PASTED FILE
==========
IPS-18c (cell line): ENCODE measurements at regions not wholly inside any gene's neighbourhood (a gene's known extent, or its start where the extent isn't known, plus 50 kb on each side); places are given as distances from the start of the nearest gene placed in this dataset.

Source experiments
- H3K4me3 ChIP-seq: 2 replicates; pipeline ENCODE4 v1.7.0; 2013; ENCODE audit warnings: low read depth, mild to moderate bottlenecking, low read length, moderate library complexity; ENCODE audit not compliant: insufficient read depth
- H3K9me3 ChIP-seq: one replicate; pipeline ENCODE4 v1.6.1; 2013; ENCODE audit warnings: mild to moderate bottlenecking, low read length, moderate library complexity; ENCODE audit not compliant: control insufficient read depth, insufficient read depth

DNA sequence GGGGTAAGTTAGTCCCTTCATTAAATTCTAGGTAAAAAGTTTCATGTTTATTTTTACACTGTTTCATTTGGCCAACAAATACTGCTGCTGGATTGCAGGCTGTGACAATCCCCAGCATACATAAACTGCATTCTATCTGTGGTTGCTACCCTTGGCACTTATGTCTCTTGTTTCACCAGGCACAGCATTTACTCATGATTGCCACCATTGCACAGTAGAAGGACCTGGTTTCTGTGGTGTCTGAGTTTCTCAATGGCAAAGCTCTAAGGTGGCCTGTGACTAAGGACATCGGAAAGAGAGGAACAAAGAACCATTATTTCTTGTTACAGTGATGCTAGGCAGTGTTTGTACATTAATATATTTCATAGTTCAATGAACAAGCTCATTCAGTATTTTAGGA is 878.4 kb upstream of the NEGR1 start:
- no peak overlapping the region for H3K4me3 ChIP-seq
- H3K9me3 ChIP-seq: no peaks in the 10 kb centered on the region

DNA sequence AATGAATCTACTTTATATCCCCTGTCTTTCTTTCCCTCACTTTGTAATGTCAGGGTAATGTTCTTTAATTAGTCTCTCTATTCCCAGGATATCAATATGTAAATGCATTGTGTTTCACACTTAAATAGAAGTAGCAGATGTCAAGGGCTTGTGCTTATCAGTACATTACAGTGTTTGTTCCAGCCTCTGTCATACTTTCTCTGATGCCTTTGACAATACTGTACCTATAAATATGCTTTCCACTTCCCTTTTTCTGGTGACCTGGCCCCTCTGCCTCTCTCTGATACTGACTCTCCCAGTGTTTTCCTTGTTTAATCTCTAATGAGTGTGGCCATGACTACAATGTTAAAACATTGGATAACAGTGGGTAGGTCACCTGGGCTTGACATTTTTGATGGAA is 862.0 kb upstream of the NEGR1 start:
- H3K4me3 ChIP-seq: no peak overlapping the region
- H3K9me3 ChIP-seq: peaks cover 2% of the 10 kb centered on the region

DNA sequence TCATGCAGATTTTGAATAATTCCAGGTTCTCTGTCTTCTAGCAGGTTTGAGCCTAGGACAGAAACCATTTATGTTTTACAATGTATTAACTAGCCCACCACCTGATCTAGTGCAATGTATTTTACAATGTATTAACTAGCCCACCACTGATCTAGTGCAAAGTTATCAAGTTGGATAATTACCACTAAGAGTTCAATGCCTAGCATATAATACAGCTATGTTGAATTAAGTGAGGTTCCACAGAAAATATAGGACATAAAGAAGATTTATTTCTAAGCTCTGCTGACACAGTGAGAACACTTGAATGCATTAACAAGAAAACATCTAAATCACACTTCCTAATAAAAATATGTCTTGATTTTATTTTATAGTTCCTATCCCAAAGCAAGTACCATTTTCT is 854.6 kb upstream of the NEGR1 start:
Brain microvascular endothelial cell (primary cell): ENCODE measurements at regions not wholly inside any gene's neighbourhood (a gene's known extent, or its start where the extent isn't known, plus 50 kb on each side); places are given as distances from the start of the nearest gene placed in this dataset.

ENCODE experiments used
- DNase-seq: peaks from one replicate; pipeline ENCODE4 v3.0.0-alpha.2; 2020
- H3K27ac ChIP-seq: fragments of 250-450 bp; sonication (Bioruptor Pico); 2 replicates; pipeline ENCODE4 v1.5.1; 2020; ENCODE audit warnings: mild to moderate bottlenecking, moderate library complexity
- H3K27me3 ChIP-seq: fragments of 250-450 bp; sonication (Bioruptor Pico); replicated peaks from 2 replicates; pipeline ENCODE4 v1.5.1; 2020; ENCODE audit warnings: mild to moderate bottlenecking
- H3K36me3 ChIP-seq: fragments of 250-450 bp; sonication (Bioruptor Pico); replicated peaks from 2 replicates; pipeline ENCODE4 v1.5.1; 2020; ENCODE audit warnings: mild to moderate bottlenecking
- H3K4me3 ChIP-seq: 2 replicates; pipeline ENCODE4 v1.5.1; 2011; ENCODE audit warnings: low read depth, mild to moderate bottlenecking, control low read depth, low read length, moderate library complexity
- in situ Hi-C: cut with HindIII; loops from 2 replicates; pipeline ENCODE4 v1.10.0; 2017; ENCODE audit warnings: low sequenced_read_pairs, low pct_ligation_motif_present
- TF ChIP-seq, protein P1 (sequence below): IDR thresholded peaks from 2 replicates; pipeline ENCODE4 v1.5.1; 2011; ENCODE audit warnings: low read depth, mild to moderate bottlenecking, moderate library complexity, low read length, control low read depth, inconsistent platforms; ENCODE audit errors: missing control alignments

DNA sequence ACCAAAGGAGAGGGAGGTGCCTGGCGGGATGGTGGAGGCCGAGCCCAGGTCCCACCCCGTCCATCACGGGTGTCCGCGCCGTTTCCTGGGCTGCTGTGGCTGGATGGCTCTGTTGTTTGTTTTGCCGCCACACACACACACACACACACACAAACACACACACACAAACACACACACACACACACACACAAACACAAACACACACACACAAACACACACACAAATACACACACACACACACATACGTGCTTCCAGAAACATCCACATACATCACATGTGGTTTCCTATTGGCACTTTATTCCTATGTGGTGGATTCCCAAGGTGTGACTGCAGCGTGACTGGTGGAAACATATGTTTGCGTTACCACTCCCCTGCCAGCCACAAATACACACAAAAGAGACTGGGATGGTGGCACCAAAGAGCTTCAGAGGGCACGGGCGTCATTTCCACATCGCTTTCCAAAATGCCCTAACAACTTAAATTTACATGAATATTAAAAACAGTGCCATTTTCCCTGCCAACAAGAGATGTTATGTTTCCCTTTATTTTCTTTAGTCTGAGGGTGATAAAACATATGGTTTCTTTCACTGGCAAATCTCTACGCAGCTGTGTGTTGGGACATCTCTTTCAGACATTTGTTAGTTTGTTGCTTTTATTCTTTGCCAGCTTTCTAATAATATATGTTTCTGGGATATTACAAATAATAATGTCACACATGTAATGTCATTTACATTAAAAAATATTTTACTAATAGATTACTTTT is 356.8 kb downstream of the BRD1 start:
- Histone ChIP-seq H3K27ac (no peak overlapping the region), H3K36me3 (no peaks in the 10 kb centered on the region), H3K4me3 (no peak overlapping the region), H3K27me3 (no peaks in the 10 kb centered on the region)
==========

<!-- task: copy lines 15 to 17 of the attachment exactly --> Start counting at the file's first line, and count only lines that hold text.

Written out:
- H3K27ac ChIP-seq: fragments of 250-450 bp; sonication (Bioruptor Pico); 2 replicates; pipeline ENCODE4 v1.5.1; 2020; ENCODE audit warnings: mild to moderate bottlenecking, moderate library complexity
- H3K27me3 ChIP-seq: fragments of 250-450 bp; sonication (Bioruptor Pico); replicated peaks from 2 replicates; pipeline ENCODE4 v1.5.1; 2020; ENCODE audit warnings: mild to moderate bottlenecking
- H3K36me3 ChIP-seq: fragments of 250-450 bp; sonication (Bioruptor Pico); replicated peaks from 2 replicates; pipeline ENCODE4 v1.5.1; 2020; ENCODE audit warnings: mild to moderate bottlenecking